The Dhakeshwari temple is a complex of several temples and ancillary buildings. The complex has an inner-quarter on the east and an outer-quarter on the west. In the inner quarter stand the main temple, the nat mandir in front of it and other structures. In the outer quarter stand a few temples, one panthaxhala and a few rooms. On the western side there is a large tank with north - south elongation with walking-path all around. A very old banyan tree stands on the southeastern corner of the tank. There are a few tombs of sadhus to the east of the rest rooms and the tank.

There are four small temples of same size and shape on the northeastern corner of the tank, which stand one after another from east to west. Each of them is built on a high plinth and approached by a flight of steps. The stairs of the eastern-most temple is made of marble. These temples with shikhara are square in plan and their roof was constructed in six gradually receding tiers with lotus and kalasa finials on top. Each of these is entered through narrow arched openings, one each on all sides except the north. There exists a projected band on linear decoration, and in between this band and the domical roof the walls are decorated with panels of semi-circular cusped arches. Each of the temples has a shiva linga inside.

The main temple is situated in the inner quarter on the east. A wall separates this quarter from the outer wall and entered through a monumental gateway, a bell adorns its top. In the ground of the inner quarter stands a marble altar for puja-offerings. The nat-mandir stands in front (or to the south) of the main temple and in its centre there is a place for bali. To its south stands the yajna mandir with a yajna-kunda.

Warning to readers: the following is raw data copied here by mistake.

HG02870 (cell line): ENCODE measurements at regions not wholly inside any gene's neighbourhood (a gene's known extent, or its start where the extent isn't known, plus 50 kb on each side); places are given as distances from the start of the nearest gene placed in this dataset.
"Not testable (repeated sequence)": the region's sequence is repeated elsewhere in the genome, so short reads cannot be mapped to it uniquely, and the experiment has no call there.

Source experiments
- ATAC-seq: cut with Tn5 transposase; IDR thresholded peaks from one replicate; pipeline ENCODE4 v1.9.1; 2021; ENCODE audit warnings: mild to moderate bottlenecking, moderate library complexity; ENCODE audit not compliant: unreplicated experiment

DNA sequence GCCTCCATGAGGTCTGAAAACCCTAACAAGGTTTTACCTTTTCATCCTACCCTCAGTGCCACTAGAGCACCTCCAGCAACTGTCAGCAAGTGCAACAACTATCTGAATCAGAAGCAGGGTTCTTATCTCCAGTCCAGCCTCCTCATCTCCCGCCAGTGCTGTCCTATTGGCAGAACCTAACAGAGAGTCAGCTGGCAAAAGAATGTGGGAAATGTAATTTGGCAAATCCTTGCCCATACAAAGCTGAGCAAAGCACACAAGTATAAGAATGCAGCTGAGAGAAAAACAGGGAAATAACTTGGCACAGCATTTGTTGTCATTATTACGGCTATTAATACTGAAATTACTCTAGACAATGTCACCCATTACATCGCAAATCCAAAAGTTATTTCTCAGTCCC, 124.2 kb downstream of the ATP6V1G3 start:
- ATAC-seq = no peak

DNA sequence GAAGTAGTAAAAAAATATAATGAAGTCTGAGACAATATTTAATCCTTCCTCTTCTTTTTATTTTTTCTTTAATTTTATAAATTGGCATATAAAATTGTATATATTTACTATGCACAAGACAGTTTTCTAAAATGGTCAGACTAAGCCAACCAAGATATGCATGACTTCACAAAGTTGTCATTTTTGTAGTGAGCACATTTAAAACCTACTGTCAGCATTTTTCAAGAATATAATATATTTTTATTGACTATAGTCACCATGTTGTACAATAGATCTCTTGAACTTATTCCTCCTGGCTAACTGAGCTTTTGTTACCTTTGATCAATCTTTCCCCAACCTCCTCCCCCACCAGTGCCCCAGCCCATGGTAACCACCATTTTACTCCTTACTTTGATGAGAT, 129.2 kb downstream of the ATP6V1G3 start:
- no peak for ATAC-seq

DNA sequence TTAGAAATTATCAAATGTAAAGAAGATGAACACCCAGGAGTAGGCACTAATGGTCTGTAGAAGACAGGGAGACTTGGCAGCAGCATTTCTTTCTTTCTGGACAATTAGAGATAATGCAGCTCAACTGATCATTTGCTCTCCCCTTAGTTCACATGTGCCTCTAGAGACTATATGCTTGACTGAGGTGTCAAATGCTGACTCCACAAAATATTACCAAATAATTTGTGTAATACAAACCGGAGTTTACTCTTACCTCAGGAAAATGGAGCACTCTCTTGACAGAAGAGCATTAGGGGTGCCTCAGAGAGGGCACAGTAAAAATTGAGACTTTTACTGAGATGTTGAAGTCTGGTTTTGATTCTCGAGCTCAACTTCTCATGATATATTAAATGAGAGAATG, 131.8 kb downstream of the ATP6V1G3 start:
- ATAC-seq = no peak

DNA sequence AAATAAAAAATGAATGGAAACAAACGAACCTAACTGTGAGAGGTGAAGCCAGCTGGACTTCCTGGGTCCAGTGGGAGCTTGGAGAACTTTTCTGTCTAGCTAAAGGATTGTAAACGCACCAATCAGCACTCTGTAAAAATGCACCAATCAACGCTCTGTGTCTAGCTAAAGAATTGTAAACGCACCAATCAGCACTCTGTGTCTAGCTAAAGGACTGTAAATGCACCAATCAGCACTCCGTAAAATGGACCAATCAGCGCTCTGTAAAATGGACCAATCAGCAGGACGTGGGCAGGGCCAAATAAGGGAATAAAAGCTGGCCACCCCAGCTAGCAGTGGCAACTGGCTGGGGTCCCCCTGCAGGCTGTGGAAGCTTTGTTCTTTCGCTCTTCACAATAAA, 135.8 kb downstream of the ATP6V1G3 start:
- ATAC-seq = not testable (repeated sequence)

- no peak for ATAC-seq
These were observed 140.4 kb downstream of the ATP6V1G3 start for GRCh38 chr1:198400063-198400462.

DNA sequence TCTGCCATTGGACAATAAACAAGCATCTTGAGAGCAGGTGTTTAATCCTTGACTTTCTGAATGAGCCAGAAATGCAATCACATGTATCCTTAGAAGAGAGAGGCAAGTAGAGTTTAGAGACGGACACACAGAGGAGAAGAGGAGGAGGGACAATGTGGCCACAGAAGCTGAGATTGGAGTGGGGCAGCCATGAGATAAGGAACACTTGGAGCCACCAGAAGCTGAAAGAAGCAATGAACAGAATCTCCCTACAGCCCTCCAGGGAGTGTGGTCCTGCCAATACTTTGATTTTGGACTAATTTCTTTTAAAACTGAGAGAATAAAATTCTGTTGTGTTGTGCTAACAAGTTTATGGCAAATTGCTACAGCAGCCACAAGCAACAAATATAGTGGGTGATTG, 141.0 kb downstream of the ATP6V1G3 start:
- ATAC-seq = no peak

To the north of the nat-mandir stands the main temple facing south. It is a three-roomed structure with a veranda in front having beautiful wooden doors with curving of different motifs, both sculptural and floral. Three slightly pointed multi-cusped arches enter the veranda in front of the central room, which is rectangular, on three heavy pillars. The veranda in this section has marble floor and is covered over by a vaulted roof. The veranda in front of the eastern room, square in shape, is entered through semi-circular arched entrances, while the western veranda, also square, is entered by a simple doorway. The central room has a vaulted roof, while the side rooms are covered with flat roof on wooden beams. The spandrel of the arch in the central room is decorated with six lions. Merlon decorations are placed above the curved cornice.

The three rooms of the main temple are crowned with domical-sikhara roof; the sikhara over the central room is much higher and bigger than the flanking ones. The roof over each room is constructed in four gradually receding tiers, the lowest tier has a somewhat chau-chala look, and the upper three appear to be in the shape of north-Indian canopies. The two side-rooms of the central temple contain black basalt shiva-linga, one in each and the male four-armed (Vasudeva) and the female ten-armed (Dhakeshwari or Durga) deities adorn the central room. It is said that earlier the female deity was made of pure gold.

The temple complex has undergone repairs, renovation and rebuilding in its long years of existence and its present condition does not clearly show any of its original architectural characteristics. It may be mentioned that nearby there was an imambara or husaini dalan and in a map of 1864 it was marked as the old Huseni Dalan. [M Muktadir Arif Mozammel]